## Simulations [Power / Sample Size]

Hi kms,

» I mean to say always it is coming in the interval 95 to 99 and some times 100 ofcourse one time only, some times we are getting less power on 80s but very less times.

It might be in the actual study that the CV is lower and/or the GMR closer to 1 than assumed. Power is especially sensitive to the GMR. We can also simulate studies and assess the outcome. The GMR follows the log­normal distribution and the variance the χ² distribution with n–2 degrees of freedom in a 2×2×2 crossover. Try this R-code (the library PowerTOST will be installed if not available):

### housekeeping ### rm(list=ls(all=TRUE)) packages <- c("PowerTOST", "MASS") inst     <- packages %in% installed.packages() if (length(packages[!inst]) > 0) install.packages(package[!inst]) invisible(lapply(packages, require, character.only=TRUE)) ### give the relevant data below ### CV      <- 0.20 # assumed CV theta0  <- 0.95 # assumed T/R-ratio target  <- 0.90 # target (desired) power nsims   <- 1e4  # number of simulated studies ### change below this line only if you know what you are doing ### plan    <- sampleN.TOST(CV=CV, theta0=theta0, targetpower=target, print=FALSE) n       <- plan[["Sample size"]] sim.pwr <- power.TOST.sim(CV=CV, theta0=theta0, n=n, nsims=nsims) cat(paste0("Assumed CV = ", CV, ", GMR = ", theta0, "; target power = ", target,     ";\nestimated sample size = ", n, " (power = ", signif(plan[["Achieved power"]], 4),     ").\nAverage power in ", nsims, " simulated studies: ", signif(sim.pwr, 4), "\n")) Assumed CV = 0.2, GMR = 0.95; target power = 0.9; estimated sample size = 26 (power = 0.9176). Average power in 10000 simulated studies: 0.9208

If you are interested in distributions of the GMR, CVs, and powers in the simulated studies, continue:

df  <- n-2 se  <- CV2se(CV)*sqrt(0.5/n) # Cave: simple formula for balanced sequences mse <- CV2mse(CV) res <- data.frame(GMR=rep(NA, nsims), CV=NA, power=NA) names(res) <- "post hoc power" set.seed(123456) res$GMR <- exp(rnorm(n=nsims, mean=log(theta0), sd=sqrt(0.5/n)*sqrt(mse))) res$CV  <- mse2CV(mse*rchisq(n=nsims, df=df)/df) for (j in 1:nsims) {   res[j, 3] <- power.TOST(CV=res$CV[j], theta0=res$GMR[j], n=n) } cat("Results of", nsims, "simulated studies:\n"); summary(res) Results of 10000 simulated studies:       GMR               CV          post hoc power  Min.   :0.8454   Min.   :0.09836   Min.   :0.2635  1st Qu.:0.9326   1st Qu.:0.17808   1st Qu.:0.8374  Median :0.9505   Median :0.19758   Median :0.9189  Mean   :0.9508   Mean   :0.19850   Mean   :0.8887  3rd Qu.:0.9679   3rd Qu.:0.21801   3rd Qu.:0.9683  Max.   :1.0493   Max.   :0.31336   Max.   :1.0000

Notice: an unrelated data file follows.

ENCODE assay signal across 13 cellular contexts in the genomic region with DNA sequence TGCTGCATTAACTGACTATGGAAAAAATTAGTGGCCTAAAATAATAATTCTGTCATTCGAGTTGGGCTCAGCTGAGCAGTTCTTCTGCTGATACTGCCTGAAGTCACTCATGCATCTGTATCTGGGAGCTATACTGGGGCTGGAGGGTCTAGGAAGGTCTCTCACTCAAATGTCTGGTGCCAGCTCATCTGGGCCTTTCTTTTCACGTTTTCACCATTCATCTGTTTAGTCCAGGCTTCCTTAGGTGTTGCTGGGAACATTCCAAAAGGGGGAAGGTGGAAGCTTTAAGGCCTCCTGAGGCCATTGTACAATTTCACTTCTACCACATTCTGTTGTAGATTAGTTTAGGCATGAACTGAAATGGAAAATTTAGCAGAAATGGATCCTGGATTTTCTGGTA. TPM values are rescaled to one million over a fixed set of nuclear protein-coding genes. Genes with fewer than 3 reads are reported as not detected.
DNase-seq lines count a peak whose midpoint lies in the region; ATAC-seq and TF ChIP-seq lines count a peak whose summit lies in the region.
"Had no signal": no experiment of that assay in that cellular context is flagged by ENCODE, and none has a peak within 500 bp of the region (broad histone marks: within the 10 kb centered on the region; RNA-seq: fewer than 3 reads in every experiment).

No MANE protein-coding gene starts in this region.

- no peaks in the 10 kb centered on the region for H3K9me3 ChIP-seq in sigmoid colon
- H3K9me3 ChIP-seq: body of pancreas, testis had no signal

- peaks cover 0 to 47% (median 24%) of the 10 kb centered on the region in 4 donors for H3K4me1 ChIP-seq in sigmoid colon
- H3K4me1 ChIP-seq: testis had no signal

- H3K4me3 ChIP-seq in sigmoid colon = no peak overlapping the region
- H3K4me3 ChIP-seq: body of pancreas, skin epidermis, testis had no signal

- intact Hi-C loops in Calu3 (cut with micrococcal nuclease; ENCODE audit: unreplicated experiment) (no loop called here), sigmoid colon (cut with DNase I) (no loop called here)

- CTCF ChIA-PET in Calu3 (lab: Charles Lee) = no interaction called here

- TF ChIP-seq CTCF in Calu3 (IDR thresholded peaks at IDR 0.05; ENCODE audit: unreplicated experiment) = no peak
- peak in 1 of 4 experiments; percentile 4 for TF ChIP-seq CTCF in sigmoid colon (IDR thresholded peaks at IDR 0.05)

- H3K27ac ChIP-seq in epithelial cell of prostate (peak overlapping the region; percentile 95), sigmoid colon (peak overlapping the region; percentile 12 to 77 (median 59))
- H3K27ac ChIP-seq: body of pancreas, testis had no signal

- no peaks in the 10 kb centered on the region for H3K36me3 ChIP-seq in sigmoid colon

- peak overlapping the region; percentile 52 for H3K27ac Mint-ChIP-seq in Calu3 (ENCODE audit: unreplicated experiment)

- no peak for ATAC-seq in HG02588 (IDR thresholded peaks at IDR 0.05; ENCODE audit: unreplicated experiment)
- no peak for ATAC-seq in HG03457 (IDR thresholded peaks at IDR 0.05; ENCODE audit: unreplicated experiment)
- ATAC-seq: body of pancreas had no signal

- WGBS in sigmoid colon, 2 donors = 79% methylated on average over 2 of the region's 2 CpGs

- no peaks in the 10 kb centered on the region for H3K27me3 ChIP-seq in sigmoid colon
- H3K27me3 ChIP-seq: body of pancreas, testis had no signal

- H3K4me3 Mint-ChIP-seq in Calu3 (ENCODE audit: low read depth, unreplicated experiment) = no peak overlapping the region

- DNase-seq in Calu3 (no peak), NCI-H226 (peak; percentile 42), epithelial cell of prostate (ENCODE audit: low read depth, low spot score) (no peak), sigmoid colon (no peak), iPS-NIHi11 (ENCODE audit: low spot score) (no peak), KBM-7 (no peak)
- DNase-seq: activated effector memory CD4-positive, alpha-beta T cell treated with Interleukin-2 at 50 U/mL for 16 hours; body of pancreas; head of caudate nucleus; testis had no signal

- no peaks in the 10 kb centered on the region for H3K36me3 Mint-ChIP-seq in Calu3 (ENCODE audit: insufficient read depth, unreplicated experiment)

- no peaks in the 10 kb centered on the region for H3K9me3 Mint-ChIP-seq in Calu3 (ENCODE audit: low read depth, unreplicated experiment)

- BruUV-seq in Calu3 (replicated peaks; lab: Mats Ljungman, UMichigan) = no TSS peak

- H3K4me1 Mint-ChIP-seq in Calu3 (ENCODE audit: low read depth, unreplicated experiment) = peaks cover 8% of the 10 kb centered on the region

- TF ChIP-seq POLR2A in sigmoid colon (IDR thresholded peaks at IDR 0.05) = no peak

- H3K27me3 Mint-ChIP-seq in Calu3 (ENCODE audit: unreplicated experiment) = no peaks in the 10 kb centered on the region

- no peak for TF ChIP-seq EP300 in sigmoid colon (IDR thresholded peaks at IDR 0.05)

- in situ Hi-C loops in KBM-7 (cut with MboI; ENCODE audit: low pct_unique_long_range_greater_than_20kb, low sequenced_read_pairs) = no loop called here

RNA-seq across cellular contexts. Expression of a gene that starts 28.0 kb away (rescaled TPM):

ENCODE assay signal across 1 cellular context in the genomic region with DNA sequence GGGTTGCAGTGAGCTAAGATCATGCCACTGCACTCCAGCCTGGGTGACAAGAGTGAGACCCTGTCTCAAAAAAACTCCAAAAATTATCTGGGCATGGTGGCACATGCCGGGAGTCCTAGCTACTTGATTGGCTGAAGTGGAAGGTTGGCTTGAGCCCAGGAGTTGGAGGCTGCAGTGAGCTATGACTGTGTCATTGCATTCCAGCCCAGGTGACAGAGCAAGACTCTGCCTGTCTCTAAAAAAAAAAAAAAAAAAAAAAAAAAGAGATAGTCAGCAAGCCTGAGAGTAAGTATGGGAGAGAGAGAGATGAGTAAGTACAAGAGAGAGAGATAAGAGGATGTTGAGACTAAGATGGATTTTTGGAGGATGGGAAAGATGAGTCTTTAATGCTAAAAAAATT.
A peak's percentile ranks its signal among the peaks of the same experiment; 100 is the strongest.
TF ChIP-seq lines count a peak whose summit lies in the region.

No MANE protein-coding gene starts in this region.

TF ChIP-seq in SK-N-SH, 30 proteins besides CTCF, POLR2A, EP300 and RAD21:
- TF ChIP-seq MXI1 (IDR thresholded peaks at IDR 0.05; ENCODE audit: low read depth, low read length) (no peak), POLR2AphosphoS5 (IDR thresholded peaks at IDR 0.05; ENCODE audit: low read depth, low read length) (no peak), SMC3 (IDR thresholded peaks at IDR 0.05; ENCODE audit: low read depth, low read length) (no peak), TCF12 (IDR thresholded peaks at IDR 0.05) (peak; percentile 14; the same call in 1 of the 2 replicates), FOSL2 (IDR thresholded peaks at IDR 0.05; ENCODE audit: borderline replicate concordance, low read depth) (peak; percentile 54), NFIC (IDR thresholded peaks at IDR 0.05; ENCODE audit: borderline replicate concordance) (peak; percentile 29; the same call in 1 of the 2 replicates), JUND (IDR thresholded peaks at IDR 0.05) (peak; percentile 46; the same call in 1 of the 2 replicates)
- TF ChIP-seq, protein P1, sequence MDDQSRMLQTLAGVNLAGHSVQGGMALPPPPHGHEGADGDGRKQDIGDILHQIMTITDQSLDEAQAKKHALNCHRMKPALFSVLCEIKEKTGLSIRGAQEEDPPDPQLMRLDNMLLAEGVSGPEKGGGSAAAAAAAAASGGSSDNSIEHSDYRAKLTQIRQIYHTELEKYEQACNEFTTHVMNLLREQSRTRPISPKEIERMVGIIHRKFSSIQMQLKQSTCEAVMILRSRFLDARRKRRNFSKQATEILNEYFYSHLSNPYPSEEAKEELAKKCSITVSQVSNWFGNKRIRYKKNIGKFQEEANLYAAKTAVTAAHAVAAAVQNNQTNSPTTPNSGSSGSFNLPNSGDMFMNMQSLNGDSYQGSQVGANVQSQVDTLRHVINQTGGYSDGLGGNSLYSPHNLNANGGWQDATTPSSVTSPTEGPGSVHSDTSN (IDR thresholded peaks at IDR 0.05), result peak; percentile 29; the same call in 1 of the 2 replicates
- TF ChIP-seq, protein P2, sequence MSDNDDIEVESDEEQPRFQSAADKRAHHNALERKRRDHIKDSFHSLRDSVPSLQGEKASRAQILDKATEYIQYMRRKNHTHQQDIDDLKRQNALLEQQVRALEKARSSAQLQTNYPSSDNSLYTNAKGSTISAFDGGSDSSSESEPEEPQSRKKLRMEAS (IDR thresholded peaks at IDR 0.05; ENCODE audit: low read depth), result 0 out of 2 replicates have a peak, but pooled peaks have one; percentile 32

Explore also boxplots and a histograms:

col <- "bisque" boxplot(res, col=col, boxwex=0.65, las=1) grid() ylab <- "relative frequency density" op <- par(no.readonly=TRUE) np <- c(4.5, 4.5, 1, 0.3) + 0.1 par(mar=np) split.screen(c(1, 3)) screen(1) truehist(res[, 1], col=col, lty=0, xlab="GMR", las=1, bty="o", ylab=ylab, log="x") screen(2) truehist(res[, 2], col=col, lty=0, xlab="CV", las=1, bty="o", ylab=ylab) screen(3) truehist(res[, 3], col=col, lty=0, xlab="post hoc power", las=1, bty="o", ylab=ylab) abline(v=plan[["Achieved power"]], col="blue") close.screen(all=TRUE) par(op)

Especially the histogram is telling.

Even if the study was planned for 90% power (like in the example) I strongly doubt that you will always get a post hoc power of 95–99%:

cat("Simulated studies with post hoc power [0.95, 0.99]:", sprintf("%.2f%%",     100*length(res[, 3][res[, 3] >= 0.95 & res[, 3] <=0.99])/nsims), "\n") Simulated studies with post hoc power [0.95, 0.99]: 25.28%

If the study was planned for 80% power it will be even less likely:

Simulated studies with post hoc power [0.95, 0.99]: 12.63%

As ElMaestro suggested: Can you give us one example? We need the CV, the GMR, the number of eligible subjects, and your “power”. If the study was imbalanced, please give the number of subjects in each sequence.

Dif-tor heh smusma 🖖
Helmut Schütz The quality of responses received is directly proportional to the quality of the question asked. 🚮
Science Quotes Ing. Helmut Schütz